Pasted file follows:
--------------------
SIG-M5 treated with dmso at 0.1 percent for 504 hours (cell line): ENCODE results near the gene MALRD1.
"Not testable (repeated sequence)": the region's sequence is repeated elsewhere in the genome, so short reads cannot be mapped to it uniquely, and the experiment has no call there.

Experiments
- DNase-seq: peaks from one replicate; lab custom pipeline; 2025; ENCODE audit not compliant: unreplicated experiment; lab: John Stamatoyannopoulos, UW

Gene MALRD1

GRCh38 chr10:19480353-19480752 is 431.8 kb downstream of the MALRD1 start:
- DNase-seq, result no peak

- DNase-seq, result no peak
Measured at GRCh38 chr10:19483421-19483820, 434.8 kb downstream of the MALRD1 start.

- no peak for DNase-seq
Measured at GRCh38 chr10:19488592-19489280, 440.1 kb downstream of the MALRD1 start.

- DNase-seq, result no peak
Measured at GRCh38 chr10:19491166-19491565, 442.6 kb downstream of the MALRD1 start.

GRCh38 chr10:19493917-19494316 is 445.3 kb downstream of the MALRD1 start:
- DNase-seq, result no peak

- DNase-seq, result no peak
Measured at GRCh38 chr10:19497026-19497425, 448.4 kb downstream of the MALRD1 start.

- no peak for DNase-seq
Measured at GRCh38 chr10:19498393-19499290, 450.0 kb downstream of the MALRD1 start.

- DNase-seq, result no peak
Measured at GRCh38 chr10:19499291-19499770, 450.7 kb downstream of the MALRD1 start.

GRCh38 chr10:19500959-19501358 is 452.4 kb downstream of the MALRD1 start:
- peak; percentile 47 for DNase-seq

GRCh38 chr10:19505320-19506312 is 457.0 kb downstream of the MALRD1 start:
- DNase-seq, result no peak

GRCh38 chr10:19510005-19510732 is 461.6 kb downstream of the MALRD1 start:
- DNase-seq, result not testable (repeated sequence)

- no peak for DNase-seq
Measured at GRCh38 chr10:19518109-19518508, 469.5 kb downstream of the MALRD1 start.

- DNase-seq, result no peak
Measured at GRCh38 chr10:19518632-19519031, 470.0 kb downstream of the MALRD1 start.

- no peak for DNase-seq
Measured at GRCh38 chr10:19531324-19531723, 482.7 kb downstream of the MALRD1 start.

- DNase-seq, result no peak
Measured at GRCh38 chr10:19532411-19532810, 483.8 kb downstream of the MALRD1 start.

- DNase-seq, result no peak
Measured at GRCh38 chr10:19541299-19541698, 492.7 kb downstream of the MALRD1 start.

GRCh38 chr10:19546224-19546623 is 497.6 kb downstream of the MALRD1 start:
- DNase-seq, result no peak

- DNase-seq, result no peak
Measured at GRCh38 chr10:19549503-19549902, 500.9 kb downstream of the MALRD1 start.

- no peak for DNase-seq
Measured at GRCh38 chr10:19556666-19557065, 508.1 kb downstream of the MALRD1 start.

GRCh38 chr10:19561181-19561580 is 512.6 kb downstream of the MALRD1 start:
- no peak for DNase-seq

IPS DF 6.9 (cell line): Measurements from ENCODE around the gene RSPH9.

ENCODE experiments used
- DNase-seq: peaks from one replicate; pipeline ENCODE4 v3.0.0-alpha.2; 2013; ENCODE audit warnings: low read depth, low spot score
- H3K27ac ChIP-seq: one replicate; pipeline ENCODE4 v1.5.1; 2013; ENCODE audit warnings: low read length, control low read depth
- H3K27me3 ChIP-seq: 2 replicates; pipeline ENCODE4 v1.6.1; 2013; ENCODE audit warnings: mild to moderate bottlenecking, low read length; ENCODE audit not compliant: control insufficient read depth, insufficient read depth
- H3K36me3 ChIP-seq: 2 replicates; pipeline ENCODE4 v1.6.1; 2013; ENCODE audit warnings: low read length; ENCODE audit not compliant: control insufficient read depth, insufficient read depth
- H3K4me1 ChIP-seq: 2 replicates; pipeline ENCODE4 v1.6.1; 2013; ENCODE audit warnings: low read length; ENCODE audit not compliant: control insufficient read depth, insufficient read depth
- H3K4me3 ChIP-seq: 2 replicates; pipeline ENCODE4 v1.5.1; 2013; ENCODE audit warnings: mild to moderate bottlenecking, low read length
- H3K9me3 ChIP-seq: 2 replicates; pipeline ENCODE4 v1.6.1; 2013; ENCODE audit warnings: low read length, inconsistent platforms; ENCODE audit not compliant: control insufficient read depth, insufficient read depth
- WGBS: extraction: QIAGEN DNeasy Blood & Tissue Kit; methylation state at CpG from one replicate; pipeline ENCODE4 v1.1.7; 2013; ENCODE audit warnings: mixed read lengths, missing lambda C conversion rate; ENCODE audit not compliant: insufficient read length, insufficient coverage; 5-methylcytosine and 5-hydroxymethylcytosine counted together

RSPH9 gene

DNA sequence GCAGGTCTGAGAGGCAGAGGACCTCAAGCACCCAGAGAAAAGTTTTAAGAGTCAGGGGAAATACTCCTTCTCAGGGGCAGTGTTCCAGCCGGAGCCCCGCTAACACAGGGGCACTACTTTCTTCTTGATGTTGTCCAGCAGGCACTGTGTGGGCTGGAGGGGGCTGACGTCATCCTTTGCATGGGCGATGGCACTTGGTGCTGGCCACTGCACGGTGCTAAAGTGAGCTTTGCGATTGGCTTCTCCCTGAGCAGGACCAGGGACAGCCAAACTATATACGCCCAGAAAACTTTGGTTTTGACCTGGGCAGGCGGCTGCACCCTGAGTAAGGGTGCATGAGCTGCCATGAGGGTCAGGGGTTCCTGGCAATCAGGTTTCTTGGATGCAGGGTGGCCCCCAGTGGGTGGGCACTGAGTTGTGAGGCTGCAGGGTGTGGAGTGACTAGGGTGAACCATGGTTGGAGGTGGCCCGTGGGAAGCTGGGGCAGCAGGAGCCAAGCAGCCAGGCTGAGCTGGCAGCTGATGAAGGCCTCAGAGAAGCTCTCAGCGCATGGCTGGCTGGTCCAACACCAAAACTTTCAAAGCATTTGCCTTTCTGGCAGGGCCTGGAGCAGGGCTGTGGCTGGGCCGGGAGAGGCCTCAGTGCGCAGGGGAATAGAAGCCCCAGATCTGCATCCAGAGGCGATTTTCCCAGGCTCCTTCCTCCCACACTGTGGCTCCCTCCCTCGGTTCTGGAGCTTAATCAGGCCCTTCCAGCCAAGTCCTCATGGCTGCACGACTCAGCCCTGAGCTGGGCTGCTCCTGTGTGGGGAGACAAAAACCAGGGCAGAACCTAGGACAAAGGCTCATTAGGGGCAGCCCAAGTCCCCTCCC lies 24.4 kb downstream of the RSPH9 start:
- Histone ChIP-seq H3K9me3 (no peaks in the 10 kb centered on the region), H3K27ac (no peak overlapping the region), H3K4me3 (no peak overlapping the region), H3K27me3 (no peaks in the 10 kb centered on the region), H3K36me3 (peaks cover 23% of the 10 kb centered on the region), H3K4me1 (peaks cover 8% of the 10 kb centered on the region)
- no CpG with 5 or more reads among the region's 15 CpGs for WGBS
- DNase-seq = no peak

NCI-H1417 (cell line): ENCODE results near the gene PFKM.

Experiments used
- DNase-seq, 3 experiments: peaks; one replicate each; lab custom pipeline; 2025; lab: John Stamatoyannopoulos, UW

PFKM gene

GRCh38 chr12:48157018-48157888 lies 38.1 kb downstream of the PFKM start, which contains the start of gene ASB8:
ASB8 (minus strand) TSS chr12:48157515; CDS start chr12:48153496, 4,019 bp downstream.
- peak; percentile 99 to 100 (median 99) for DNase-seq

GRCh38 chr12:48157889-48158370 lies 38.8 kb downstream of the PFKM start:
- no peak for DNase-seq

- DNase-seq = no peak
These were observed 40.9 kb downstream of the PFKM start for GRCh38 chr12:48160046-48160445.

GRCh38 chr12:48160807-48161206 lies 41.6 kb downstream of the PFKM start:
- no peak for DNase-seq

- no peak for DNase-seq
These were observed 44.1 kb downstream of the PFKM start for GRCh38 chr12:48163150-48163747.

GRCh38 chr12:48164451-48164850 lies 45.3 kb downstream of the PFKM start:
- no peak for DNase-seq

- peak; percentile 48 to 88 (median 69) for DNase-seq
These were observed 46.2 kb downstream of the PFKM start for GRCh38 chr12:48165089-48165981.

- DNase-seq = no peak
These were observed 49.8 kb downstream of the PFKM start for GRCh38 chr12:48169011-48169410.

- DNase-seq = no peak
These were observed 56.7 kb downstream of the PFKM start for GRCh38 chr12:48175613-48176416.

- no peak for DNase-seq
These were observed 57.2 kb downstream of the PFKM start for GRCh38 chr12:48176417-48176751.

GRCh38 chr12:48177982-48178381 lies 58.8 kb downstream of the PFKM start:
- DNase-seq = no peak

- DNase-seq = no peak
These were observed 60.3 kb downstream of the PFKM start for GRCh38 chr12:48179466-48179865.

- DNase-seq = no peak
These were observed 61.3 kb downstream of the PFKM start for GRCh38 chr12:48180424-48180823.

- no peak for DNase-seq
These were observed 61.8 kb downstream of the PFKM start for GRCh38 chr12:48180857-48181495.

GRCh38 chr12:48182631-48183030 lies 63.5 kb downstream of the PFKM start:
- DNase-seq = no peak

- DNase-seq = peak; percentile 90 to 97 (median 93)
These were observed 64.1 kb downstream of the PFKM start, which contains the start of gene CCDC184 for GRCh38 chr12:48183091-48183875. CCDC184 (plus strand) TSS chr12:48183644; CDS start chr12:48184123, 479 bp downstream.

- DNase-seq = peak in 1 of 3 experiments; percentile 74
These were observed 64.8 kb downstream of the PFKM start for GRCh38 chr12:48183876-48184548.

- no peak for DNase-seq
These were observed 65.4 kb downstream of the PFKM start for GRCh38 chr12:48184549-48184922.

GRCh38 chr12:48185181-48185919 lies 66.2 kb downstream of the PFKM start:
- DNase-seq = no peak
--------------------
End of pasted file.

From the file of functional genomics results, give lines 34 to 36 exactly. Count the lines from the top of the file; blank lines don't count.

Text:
- DNase-seq, result no peak
Measured at GRCh38 chr10:19532411-19532810, 483.8 kb downstream of the MALRD1 start.

- DNase-seq, result no peak